So, today is another day,  Saturday.  I get to spend half this day at school in my classroom, finishing out my contract, though the students are gone for the summer.  And I get to return on Monday to my classroom in order to finish my hours “owed” on the contract, because I am  unable to stay for this full “working” day Saturday today.  So, I guess summer vacation begins around noon next Monday!  Glad to be finished with the classes at least.  Now there will be more time to paint!

Thanks for reading.

Honorable Mention at the Paint Historic Waxahachie Plein Air Event

June 4, 2011

Waxahachie Honorable Mention

I’m still bone-tired and short-on-sleep from the past week of painting.  It did yield rewards, however.  In addition to this honorable mention, I’ve sold three of my seven paintings already.  The sale continues through Saturday and Sunday.  Time now to prepare for my next plein air activity, only three days away!

Lazy Afternoon at Zula’s Coffee House. Last Day of Waxahachie Plein Air Competition

June 2, 2011

Lazy Afternoon at Zula's Coffee House, Waxahachie, Texas

Today marks the end of the plein air competition in Waxahachie (for me).  The deadline for entering work is tomorrow (Friday) at 2:00, and I will be stuck in school for the entire day.  The last week of public school is a total waste of time and resources, if I may offer my frank opinion.  Prime time every day this week has been spent in a high school where everyone–student and teacher alike–has already mailed it in.   I’m happy that I managed to crank out seven paintings since last Friday–six of them between Friday and Monday, and then the past three days on this one (again, prime time spent in school, and left-over, late-afternoon time, painting).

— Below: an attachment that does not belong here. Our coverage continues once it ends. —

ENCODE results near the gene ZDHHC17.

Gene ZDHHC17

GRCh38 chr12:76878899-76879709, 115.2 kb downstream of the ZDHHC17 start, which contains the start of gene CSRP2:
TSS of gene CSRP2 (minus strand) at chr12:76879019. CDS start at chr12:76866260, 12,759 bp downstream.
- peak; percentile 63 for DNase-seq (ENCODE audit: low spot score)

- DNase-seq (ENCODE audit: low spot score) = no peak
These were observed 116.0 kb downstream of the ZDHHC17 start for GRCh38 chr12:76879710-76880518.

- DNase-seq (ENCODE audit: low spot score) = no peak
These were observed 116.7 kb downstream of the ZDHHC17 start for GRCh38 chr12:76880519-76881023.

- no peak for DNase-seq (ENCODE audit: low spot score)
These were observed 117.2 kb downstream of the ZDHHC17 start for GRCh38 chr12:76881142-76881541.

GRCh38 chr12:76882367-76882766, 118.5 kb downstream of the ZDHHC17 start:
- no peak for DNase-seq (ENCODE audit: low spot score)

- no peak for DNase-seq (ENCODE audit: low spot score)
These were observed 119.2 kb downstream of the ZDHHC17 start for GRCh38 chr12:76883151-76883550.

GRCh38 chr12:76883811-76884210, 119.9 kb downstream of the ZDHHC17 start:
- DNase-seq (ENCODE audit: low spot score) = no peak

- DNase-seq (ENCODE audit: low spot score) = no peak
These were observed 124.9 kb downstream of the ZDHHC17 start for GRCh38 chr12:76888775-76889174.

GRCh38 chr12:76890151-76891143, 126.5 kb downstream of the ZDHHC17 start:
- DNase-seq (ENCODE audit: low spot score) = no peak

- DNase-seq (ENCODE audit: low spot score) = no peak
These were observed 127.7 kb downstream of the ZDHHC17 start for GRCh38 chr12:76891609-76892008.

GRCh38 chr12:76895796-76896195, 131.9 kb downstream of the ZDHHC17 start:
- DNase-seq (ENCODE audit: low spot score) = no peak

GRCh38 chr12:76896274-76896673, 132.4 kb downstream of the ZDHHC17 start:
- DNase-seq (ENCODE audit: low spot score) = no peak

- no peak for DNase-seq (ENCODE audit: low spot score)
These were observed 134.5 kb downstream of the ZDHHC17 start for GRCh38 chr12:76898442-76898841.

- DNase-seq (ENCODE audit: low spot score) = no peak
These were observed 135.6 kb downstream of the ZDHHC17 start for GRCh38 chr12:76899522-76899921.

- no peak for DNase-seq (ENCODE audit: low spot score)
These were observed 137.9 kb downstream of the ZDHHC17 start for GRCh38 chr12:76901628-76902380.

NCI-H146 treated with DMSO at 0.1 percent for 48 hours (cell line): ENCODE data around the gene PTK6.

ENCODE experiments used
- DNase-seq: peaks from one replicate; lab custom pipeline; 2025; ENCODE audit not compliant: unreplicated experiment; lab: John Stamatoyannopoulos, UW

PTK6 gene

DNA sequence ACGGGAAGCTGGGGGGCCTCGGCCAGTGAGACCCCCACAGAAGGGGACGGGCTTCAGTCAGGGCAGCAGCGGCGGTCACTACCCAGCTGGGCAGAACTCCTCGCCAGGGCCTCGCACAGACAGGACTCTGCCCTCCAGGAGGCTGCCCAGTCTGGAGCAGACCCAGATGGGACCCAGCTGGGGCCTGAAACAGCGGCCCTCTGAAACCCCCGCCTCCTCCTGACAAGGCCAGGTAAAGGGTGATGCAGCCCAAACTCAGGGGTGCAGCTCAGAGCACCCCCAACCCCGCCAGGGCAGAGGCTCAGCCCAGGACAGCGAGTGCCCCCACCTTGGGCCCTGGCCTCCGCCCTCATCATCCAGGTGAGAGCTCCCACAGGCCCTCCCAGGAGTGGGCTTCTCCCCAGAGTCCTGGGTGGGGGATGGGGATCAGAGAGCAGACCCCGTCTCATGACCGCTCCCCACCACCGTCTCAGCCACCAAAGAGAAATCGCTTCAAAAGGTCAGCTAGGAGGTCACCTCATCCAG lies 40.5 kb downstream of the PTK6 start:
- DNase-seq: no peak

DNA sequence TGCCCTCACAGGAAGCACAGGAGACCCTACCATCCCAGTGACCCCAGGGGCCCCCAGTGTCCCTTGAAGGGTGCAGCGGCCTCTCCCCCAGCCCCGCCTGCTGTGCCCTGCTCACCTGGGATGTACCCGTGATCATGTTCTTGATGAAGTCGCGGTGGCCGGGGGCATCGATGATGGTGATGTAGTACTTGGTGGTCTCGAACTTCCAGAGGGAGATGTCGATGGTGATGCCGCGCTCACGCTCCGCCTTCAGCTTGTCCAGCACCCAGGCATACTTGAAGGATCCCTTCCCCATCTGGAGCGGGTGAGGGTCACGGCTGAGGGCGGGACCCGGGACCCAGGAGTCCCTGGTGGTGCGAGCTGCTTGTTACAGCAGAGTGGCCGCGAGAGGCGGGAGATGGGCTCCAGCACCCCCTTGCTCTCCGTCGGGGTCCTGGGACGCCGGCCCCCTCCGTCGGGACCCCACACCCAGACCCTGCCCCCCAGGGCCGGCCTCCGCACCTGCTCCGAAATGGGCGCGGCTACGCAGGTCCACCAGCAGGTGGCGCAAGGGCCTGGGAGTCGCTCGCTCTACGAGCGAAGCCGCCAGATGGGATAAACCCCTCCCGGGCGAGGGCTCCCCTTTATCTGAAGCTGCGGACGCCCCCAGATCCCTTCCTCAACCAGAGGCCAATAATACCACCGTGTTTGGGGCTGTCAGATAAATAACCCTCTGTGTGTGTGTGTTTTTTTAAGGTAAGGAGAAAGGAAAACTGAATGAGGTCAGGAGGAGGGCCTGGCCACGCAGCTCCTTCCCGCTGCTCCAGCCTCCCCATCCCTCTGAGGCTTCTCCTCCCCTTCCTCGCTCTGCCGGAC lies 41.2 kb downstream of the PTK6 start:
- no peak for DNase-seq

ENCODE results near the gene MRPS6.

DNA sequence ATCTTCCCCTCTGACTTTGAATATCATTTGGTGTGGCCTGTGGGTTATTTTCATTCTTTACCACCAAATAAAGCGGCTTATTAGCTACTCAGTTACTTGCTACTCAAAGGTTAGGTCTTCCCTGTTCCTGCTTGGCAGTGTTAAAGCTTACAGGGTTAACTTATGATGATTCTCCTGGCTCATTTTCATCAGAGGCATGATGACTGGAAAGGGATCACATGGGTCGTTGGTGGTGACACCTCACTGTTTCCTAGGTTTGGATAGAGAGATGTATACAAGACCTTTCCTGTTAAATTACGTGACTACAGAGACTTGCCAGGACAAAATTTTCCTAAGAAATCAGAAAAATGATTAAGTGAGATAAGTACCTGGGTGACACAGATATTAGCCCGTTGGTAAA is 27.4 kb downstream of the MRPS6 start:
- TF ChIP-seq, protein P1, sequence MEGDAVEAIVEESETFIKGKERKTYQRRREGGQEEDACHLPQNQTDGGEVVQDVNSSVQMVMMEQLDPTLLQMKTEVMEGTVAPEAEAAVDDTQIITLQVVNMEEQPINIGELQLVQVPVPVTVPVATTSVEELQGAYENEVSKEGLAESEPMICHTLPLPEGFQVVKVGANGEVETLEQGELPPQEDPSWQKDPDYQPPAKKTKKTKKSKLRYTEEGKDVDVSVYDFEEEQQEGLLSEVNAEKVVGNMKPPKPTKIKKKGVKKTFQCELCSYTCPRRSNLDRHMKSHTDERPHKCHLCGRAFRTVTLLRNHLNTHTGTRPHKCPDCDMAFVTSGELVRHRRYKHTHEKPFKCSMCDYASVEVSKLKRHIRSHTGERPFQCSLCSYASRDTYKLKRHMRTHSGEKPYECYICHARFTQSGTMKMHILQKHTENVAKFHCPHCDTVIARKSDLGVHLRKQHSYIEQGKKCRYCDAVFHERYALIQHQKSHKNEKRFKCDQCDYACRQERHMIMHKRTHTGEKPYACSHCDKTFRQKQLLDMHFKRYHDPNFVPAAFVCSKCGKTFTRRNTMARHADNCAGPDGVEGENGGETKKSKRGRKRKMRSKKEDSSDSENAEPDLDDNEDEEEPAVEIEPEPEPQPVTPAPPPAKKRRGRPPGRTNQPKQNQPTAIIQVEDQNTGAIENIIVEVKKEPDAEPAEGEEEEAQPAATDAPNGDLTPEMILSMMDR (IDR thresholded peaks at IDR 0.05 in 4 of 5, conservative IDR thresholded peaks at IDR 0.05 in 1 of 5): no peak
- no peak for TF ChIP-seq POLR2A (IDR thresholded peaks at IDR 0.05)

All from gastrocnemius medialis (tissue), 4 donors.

Zula’s Coffee House is my favorite place to land when I’m in Waxahachie, Texas.  Terra, the proprietor, has this way of making any patron comfortable and grateful for setting up in this coffee haven, any time day or night.  It has become a popular venue for folk singing, book discussions and various other small group activities.  Wi-Fi makes it a great place to work on the laptop when deadlines are pressing.  The coffee house is located on Business Highway 287, on the north side of downtown Waxahachie (Main Street).  It is far enough away from the town square to escape the traffic noises of midday, and has a life of its own (which the town square lacks after 5:00 p.m.).  The open meadow across the street provides plenty of space for anyone with an active eye and a dreamy imagination.  During the fall of last year, I painted the meadow in all the bright colors that the late afternoon sun yielded.  Again, this is a sweet spot to land for anyone who is a lover of art, books, music and of course, coffee!

Thanks Terra for a very rewarding three days.  I’m glad I finally got around to painting this splendid venue.

Thanks for reading.